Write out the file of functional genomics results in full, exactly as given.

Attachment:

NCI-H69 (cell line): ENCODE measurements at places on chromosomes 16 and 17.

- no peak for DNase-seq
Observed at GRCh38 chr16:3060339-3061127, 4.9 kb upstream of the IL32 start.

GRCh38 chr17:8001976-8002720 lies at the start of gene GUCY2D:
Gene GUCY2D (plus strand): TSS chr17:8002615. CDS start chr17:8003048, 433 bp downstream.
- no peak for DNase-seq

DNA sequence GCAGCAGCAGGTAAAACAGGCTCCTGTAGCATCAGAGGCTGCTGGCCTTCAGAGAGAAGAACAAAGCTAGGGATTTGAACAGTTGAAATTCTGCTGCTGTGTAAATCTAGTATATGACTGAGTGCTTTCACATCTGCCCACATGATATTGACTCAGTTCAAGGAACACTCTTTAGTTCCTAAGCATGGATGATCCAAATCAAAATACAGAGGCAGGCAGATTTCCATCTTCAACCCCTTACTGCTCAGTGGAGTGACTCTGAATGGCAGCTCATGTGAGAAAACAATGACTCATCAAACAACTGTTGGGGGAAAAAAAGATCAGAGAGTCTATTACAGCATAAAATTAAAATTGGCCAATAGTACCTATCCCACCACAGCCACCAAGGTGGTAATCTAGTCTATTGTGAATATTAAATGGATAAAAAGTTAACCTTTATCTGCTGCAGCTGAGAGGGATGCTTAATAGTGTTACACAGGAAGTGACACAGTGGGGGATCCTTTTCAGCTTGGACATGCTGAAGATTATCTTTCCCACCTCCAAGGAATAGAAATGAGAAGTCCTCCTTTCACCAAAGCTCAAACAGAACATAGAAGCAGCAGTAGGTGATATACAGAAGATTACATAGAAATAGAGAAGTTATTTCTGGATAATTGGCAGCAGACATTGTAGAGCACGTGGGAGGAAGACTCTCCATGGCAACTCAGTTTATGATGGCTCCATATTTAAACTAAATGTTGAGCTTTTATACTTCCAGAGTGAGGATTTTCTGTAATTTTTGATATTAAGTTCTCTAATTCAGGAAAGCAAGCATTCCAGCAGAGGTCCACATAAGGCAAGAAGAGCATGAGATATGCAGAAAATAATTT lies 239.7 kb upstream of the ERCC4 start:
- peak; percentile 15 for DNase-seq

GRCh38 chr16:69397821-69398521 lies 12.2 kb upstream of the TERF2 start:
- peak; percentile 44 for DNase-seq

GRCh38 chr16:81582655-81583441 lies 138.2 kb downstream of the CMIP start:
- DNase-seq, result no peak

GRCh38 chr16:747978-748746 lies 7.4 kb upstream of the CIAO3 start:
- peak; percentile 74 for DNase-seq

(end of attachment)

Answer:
NCI-H69 (cell line): ENCODE measurements at places on chromosomes 16 and 17.

- no peak for DNase-seq
Observed at GRCh38 chr16:3060339-3061127, 4.9 kb upstream of the IL32 start.

GRCh38 chr17:8001976-8002720 lies at the start of gene GUCY2D:
Gene GUCY2D (plus strand): TSS chr17:8002615. CDS start chr17:8003048, 433 bp downstream.
- no peak for DNase-seq

DNA sequence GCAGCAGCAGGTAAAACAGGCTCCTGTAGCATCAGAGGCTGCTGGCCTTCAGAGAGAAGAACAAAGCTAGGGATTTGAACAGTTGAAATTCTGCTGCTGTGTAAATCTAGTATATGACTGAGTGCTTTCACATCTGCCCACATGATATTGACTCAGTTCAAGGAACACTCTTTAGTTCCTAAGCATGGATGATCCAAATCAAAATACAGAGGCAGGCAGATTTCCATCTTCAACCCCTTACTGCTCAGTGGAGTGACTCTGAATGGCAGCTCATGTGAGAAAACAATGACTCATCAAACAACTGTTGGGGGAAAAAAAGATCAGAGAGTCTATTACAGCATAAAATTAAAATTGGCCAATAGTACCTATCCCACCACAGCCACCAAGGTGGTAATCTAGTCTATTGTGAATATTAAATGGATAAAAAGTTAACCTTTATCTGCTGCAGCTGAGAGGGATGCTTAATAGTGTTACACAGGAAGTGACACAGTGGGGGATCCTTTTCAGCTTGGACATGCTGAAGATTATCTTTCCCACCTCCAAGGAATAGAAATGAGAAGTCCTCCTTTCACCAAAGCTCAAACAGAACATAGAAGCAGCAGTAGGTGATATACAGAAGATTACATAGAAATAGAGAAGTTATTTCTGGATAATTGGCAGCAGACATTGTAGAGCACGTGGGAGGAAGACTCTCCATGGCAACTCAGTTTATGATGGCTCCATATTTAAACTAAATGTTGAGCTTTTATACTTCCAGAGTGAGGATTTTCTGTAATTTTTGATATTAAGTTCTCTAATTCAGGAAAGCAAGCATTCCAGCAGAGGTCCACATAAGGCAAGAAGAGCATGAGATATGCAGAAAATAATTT lies 239.7 kb upstream of the ERCC4 start:
- peak; percentile 15 for DNase-seq

GRCh38 chr16:69397821-69398521 lies 12.2 kb upstream of the TERF2 start:
- peak; percentile 44 for DNase-seq

GRCh38 chr16:81582655-81583441 lies 138.2 kb downstream of the CMIP start:
- DNase-seq, result no peak

GRCh38 chr16:747978-748746 lies 7.4 kb upstream of the CIAO3 start:
- peak; percentile 74 for DNase-seq